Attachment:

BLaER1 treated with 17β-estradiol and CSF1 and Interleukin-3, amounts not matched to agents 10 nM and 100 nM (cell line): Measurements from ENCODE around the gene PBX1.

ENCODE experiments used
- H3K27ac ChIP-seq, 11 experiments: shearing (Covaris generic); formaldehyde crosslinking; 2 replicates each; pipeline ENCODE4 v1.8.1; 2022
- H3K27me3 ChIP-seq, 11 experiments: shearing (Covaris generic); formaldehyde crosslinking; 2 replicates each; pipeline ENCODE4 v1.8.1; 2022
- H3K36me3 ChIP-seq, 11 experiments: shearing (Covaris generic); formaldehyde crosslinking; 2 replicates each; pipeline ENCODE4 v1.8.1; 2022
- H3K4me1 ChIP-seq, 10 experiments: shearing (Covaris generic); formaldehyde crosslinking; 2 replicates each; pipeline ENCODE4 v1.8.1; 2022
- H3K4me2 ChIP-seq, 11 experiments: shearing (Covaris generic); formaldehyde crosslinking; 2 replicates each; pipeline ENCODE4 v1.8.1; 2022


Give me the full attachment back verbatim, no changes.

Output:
BLaER1 treated with 17β-estradiol and CSF1 and Interleukin-3, amounts not matched to agents 10 nM and 100 nM (cell line): Measurements from ENCODE around the gene PBX1.

ENCODE experiments used
- H3K27ac ChIP-seq, 11 experiments: shearing (Covaris generic); formaldehyde crosslinking; 2 replicates each; pipeline ENCODE4 v1.8.1; 2022
- H3K27me3 ChIP-seq, 11 experiments: shearing (Covaris generic); formaldehyde crosslinking; 2 replicates each; pipeline ENCODE4 v1.8.1; 2022
- H3K36me3 ChIP-seq, 11 experiments: shearing (Covaris generic); formaldehyde crosslinking; 2 replicates each; pipeline ENCODE4 v1.8.1; 2022
- H3K4me1 ChIP-seq, 10 experiments: shearing (Covaris generic); formaldehyde crosslinking; 2 replicates each; pipeline ENCODE4 v1.8.1; 2022
- H3K4me2 ChIP-seq, 11 experiments: shearing (Covaris generic); formaldehyde crosslinking; 2 replicates each; pipeline ENCODE4 v1.8.1; 2022